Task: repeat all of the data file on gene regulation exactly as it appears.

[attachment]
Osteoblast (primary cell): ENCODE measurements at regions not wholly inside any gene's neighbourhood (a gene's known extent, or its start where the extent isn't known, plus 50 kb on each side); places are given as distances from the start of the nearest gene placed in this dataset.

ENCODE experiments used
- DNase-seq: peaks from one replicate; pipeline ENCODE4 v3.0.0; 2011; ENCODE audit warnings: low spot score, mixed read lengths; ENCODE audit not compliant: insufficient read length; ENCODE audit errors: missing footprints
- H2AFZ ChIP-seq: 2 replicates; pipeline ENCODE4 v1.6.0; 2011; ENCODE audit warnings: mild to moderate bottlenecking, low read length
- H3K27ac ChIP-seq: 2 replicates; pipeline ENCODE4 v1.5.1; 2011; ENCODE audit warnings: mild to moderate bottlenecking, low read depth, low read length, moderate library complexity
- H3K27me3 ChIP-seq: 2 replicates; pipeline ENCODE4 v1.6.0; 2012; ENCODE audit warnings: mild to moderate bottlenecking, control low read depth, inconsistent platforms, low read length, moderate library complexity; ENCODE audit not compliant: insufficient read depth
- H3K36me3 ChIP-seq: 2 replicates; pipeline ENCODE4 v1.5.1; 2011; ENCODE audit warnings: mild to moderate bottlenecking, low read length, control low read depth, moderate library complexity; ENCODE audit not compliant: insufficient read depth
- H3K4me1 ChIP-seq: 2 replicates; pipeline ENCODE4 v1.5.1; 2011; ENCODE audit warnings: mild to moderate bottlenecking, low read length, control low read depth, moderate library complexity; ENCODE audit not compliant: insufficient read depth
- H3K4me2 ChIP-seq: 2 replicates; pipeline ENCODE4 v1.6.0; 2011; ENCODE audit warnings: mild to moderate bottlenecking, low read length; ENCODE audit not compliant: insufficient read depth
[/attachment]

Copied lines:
Osteoblast (primary cell): ENCODE measurements at regions not wholly inside any gene's neighbourhood (a gene's known extent, or its start where the extent isn't known, plus 50 kb on each side); places are given as distances from the start of the nearest gene placed in this dataset.

ENCODE experiments used
- DNase-seq: peaks from one replicate; pipeline ENCODE4 v3.0.0; 2011; ENCODE audit warnings: low spot score, mixed read lengths; ENCODE audit not compliant: insufficient read length; ENCODE audit errors: missing footprints
- H2AFZ ChIP-seq: 2 replicates; pipeline ENCODE4 v1.6.0; 2011; ENCODE audit warnings: mild to moderate bottlenecking, low read length
- H3K27ac ChIP-seq: 2 replicates; pipeline ENCODE4 v1.5.1; 2011; ENCODE audit warnings: mild to moderate bottlenecking, low read depth, low read length, moderate library complexity
- H3K27me3 ChIP-seq: 2 replicates; pipeline ENCODE4 v1.6.0; 2012; ENCODE audit warnings: mild to moderate bottlenecking, control low read depth, inconsistent platforms, low read length, moderate library complexity; ENCODE audit not compliant: insufficient read depth
- H3K36me3 ChIP-seq: 2 replicates; pipeline ENCODE4 v1.5.1; 2011; ENCODE audit warnings: mild to moderate bottlenecking, low read length, control low read depth, moderate library complexity; ENCODE audit not compliant: insufficient read depth
- H3K4me1 ChIP-seq: 2 replicates; pipeline ENCODE4 v1.5.1; 2011; ENCODE audit warnings: mild to moderate bottlenecking, low read length, control low read depth, moderate library complexity; ENCODE audit not compliant: insufficient read depth
- H3K4me2 ChIP-seq: 2 replicates; pipeline ENCODE4 v1.6.0; 2011; ENCODE audit warnings: mild to moderate bottlenecking, low read length; ENCODE audit not compliant: insufficient read depth